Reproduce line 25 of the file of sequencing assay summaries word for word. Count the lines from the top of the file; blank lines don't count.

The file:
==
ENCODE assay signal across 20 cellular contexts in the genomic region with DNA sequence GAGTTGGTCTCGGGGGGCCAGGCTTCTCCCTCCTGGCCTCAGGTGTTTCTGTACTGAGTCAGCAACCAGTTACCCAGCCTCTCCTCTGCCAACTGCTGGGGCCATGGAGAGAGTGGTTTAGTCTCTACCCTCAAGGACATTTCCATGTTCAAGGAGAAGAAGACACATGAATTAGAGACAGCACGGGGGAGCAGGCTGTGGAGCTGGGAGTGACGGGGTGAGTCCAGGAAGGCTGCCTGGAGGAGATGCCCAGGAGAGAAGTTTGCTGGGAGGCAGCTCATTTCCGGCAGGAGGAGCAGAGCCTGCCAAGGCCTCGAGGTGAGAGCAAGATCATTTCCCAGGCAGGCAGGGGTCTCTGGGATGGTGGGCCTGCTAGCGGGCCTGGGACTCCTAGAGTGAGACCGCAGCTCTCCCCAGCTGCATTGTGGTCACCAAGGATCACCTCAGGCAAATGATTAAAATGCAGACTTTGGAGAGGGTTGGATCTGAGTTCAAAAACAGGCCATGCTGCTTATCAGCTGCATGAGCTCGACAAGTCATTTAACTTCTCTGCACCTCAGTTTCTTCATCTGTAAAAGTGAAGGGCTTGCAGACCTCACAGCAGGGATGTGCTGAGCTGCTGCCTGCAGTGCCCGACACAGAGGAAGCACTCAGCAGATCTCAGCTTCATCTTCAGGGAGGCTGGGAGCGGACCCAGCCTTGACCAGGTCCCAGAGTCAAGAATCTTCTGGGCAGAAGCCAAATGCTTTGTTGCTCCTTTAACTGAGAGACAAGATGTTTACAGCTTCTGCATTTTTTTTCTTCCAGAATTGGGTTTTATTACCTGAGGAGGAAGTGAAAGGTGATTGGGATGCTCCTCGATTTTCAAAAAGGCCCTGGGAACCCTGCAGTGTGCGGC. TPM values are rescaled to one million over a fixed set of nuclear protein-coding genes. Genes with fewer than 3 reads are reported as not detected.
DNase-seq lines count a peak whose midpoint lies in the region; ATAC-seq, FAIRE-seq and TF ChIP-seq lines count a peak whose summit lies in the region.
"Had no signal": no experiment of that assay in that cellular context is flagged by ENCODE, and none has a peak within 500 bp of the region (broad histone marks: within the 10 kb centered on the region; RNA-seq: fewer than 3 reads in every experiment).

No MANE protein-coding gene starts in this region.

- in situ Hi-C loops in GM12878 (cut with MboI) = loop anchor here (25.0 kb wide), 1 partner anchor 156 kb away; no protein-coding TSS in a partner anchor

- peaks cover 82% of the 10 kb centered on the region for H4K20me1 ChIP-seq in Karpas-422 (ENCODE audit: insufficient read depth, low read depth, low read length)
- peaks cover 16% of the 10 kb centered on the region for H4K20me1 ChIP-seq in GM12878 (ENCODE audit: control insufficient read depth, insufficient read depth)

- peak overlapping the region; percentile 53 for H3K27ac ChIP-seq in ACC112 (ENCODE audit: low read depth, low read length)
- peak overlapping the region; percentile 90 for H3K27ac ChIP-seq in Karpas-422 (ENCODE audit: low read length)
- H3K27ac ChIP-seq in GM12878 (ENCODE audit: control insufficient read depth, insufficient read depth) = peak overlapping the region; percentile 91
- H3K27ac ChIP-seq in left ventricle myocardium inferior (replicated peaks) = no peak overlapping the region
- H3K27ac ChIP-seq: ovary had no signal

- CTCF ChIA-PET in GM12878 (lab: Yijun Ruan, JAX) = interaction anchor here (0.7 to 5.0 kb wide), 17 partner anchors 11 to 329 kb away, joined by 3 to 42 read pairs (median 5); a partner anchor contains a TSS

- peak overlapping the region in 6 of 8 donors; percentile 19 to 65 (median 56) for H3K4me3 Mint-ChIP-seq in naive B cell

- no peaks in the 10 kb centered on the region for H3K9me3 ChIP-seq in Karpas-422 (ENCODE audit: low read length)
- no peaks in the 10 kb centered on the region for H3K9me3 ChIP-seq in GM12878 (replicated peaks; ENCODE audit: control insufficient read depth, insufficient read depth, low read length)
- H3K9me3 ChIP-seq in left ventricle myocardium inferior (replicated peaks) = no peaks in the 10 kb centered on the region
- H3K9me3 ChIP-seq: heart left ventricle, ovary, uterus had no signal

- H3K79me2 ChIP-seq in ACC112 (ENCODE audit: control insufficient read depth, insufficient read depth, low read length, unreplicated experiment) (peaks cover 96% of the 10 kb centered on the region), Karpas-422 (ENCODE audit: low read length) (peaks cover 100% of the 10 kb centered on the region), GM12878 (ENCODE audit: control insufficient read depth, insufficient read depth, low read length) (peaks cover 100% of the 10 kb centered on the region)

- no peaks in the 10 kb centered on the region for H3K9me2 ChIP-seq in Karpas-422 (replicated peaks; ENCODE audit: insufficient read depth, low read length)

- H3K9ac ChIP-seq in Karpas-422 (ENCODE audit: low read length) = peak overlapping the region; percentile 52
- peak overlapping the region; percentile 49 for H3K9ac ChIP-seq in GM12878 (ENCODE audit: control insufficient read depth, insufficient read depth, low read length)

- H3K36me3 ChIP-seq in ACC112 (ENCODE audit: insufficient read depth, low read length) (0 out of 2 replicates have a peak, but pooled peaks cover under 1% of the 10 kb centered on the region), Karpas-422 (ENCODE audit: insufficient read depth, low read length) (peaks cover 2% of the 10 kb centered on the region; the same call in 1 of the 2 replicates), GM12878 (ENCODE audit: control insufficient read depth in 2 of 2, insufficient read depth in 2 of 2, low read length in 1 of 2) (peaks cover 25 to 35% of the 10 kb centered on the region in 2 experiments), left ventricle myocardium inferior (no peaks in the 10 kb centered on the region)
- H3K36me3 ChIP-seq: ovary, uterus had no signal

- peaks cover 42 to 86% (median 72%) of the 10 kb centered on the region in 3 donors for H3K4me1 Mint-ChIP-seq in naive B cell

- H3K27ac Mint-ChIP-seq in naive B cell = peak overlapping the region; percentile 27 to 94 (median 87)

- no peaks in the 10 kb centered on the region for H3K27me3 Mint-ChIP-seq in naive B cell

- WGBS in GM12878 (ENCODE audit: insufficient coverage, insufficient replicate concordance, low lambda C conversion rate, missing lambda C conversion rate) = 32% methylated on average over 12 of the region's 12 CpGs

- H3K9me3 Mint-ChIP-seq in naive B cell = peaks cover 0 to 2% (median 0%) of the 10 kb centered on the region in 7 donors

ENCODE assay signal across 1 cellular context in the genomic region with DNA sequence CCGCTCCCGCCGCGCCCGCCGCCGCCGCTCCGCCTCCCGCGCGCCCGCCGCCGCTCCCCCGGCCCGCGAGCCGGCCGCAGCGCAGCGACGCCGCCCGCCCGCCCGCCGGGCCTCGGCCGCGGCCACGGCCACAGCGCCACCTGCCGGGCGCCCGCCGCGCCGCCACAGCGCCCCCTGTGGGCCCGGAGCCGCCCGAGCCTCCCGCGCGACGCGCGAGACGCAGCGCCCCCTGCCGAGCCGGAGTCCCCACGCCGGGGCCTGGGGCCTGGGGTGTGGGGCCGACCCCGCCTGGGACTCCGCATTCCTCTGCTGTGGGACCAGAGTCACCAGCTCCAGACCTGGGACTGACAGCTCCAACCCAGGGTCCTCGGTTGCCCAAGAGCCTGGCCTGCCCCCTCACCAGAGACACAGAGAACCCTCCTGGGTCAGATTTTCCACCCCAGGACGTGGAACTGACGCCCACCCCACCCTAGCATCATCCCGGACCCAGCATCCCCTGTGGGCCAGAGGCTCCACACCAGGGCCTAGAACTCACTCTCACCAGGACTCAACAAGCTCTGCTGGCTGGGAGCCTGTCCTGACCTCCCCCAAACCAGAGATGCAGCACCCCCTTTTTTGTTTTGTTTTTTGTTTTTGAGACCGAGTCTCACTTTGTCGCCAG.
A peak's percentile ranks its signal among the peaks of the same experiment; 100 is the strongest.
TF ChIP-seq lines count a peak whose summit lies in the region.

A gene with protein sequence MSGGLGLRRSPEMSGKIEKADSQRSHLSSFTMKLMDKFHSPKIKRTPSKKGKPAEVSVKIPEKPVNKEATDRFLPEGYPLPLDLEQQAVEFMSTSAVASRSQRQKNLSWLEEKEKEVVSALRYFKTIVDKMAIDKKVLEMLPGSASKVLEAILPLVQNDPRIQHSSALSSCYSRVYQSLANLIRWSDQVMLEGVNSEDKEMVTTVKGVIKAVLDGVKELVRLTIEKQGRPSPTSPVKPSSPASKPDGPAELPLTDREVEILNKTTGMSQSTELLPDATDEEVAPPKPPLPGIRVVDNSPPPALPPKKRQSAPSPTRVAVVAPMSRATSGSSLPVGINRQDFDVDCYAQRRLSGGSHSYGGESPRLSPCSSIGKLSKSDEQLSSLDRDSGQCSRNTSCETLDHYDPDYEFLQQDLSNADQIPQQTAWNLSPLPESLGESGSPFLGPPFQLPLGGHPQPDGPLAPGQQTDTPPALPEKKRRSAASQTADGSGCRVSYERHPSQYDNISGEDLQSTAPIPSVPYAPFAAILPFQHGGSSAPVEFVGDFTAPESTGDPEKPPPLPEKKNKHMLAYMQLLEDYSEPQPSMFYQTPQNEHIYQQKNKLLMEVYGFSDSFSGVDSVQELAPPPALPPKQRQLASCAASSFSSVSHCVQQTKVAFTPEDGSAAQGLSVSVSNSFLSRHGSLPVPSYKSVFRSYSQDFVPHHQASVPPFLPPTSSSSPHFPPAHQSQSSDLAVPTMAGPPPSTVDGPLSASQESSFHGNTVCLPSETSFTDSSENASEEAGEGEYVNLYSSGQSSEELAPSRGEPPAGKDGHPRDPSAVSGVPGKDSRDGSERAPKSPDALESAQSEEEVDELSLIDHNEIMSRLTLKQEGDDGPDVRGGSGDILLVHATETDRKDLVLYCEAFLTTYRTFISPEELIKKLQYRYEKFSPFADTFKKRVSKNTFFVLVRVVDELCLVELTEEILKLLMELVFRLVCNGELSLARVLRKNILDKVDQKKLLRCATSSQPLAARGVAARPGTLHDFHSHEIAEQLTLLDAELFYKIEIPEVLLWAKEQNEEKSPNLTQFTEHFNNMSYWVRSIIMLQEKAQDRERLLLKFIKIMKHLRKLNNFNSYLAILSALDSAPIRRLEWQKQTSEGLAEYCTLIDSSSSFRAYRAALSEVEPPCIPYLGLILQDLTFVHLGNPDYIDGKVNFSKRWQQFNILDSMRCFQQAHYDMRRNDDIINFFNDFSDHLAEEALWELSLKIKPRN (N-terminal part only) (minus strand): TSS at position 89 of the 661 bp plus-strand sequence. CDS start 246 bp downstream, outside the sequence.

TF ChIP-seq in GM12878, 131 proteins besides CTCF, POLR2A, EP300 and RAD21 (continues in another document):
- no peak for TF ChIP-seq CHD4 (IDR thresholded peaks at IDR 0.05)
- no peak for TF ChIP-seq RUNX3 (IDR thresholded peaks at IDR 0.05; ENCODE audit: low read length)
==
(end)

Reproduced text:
- peaks cover 42 to 86% (median 72%) of the 10 kb centered on the region in 3 donors for H3K4me1 Mint-ChIP-seq in naive B cell